Dividend Yield vs Dividend Payout

The primary difference between dividend yield and dividend payout is that the former is a percentage of dividend earned on the current price of stock whereas the latter talks about the percentage of total earnings, the company has decided to distribute as a dividend. In this article, we will learn about the difference between dividend yield vs payout.

The dividend is the distribution of profits of the company among the shareholders. Companies generally declare it at regular intervals, which may be monthly, quarterly, or annually. Dividends are expressed as a percentage of the nominal value of the stock. For example, Roman Inc share’s nominal value is $10 and it currently trades at $50 on the NYSE. The company declared a dividend of 50%. This means the dollar value of the dividend declared is ($10*50%) $5. The company will pay $5 to each shareholder.

Difference between Dividend Yield and Dividend Payout

The two terms may sound closely related at a glance. However, they are not even remotely so. Let’s learn about the differences between dividend yield vs payout.


The dividend yield is a percentage of cash dividends received against the market price of the stock. At the same time, the dividend payout ratio represents that portion of the earnings which the company distributes as a dividend.


The formula for calculating dividend yield is as follows:

Dividend Yield = (Dividend Per Share/Market Price Per Share)*100%

Borrowing from the previous example, the dividend yield for a stockholder of Roman Inc will be 10%, i.e., ($5/$50)*100%.

The formula to calculate dividend payout is as follows:

Dividend Payout Ratio = (Dividend Per Share /Earnings Per Share)*100%

Extending from the previous example, Roman Inc has a share capital comprising 100,000 shares. And it reports total earnings after tax of $2,000,000. Therefore its EPS equals ($2,000,000/100,000) $20 per share. The dividend per share is $5. Thus the dividend payout ratio is 0.25 or 25%, i.e., ($5/$20)*100%.


The dividend yield is a measure of the return on investment that investors can expect to receive from a company’s dividend payments. Dividend payout, on the other hand, is a measure of how much cash a company is distributing to its shareholders and how much it is retaining for growth opportunities.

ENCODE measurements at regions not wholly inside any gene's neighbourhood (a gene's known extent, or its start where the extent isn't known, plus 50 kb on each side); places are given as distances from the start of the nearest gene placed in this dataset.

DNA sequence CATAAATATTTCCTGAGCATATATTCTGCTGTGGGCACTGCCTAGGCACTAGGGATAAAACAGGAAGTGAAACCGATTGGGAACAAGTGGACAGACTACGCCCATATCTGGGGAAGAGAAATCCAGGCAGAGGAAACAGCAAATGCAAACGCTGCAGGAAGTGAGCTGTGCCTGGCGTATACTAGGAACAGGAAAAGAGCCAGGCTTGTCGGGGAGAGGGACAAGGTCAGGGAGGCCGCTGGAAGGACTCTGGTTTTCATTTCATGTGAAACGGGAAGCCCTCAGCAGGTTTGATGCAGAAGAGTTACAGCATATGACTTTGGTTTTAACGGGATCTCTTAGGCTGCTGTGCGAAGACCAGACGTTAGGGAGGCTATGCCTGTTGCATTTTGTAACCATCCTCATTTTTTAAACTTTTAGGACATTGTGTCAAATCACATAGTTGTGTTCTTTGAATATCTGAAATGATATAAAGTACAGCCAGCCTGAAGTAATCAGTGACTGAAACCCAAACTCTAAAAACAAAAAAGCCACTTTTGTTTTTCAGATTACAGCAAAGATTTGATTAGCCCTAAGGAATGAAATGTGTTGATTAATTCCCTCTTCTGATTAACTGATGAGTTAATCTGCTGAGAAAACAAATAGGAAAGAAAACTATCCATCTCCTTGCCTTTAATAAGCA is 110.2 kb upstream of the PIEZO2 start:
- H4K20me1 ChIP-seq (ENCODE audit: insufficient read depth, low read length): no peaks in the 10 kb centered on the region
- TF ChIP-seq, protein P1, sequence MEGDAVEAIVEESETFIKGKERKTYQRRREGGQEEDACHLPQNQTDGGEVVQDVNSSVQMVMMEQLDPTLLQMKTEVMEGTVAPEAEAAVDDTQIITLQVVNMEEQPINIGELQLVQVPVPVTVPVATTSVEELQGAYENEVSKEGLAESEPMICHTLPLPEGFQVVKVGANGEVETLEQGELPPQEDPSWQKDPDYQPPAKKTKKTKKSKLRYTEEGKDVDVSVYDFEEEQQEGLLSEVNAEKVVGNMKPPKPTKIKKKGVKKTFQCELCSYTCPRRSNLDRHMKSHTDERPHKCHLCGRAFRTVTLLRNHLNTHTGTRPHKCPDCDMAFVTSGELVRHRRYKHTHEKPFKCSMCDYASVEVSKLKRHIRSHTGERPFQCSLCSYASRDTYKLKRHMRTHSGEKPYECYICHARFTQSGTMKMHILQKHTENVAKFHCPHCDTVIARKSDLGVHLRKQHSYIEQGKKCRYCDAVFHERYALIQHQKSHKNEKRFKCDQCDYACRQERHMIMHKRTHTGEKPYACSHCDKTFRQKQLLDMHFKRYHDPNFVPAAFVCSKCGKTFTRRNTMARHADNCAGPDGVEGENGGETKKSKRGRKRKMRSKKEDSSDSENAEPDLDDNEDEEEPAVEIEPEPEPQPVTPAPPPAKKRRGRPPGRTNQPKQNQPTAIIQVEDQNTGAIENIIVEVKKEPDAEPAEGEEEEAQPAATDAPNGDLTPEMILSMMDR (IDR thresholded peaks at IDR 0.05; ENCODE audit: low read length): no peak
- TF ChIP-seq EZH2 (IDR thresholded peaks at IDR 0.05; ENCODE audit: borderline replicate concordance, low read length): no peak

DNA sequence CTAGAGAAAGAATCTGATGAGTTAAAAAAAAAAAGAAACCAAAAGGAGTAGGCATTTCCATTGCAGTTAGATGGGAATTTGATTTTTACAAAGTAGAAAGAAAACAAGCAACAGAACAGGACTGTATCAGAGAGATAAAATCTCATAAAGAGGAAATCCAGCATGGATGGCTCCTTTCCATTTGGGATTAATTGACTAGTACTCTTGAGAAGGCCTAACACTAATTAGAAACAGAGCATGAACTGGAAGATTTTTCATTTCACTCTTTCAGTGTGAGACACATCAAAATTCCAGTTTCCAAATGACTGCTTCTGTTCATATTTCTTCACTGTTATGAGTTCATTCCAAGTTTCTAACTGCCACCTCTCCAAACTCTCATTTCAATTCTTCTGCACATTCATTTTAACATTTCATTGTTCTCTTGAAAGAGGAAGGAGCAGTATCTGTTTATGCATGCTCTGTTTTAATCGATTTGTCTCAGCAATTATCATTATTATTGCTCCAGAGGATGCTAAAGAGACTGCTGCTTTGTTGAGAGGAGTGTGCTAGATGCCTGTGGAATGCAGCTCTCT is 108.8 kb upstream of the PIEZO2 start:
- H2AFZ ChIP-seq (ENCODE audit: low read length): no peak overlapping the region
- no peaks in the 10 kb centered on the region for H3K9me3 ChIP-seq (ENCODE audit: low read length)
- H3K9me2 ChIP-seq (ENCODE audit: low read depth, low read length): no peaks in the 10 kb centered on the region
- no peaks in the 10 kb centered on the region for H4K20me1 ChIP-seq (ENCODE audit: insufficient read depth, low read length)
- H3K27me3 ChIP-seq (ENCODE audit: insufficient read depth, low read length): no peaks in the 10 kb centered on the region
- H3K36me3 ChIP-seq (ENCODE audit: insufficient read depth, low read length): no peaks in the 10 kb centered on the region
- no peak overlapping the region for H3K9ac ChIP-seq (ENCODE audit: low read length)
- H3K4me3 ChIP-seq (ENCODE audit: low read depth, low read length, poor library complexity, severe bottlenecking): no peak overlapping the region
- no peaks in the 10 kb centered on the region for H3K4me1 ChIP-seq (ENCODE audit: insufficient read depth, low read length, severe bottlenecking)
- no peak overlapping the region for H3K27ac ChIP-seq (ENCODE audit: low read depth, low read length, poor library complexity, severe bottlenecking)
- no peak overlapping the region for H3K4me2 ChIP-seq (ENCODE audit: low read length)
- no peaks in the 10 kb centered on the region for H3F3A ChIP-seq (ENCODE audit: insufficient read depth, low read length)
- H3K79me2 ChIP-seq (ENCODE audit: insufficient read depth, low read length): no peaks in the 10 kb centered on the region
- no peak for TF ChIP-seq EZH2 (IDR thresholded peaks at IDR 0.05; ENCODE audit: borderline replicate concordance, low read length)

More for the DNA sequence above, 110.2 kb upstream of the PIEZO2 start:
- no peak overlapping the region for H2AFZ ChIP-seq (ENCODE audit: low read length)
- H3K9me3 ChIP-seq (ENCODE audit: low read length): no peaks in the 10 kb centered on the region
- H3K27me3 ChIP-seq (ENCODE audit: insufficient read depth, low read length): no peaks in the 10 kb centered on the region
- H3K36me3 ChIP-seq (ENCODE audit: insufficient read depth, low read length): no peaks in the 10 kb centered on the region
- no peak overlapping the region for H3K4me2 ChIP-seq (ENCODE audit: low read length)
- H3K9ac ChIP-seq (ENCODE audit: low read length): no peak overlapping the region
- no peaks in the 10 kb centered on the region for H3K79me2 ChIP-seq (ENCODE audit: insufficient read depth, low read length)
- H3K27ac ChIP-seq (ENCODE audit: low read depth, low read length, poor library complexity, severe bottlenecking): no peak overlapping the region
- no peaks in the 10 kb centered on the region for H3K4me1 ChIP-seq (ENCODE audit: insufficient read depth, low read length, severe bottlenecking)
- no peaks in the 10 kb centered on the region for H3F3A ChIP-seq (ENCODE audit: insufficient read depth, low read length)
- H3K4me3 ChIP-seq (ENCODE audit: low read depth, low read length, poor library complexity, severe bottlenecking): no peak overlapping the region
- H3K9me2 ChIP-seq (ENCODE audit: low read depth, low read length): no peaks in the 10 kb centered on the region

The dividend yield is highly relevant from the investor’s perspective. It is used to measure the income generated by a stock and therefore aids the investor in decision-making. While the payout ratio is used to measure the cash payout to shareholders. It replicates the growth opportunities available to the company.

Dividend Yield Vs. Payout

Impact of Stock Price

The dividend yield is affected by changes in the stock price, whereas dividend payout has no direct relationship with stock price movements.

Investor Preference

Dividend yield may be preferred by investors who are seeking a steady stream of income or looking for income stocks. While dividend payout may be preferred by investors who are seeking growth opportunities and reinvestment of earnings and are looking for growth stocks or long-term investment opportunities.


The following is the table of differences between the two:

BasisDividend YieldDividend Payout
Meaning / ComparisonCompares dividend with the market price of the stockCompares dividend with the earnings of the company
FormulaDividend Per Share/Market Price Per ShareDividend Per Share/Earnings Per Share
InterpretationDefines ROI for investorsDefines growth opportunities available with the company
UseAids investors in decision-makingMeasure the cash payout to shareholders
Impact of Changes in Stock PricesAffected by changes in the stock priceNo direct relationship with stock price
Investor PreferencePreferred by investors seeking a steady stream of incomePreferred by investors seeking growth opportunities

Quiz on Dividend Yield Vs. Payout

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Sanjay Borad

Sanjay Bulaki Borad

MBA-Finance, CMA, CS, Insolvency Professional, B'Com

Sanjay Borad, Founder of eFinanceManagement, is a Management Consultant with 7 years of MNC experience and 11 years in Consultancy. He caters to clients with turnovers from 200 Million to 12,000 Million, including listed entities, and has vast industry experience in over 20 sectors. Additionally, he serves as a visiting faculty for Finance and Costing in MBA Colleges and CA, CMA Coaching Classes.

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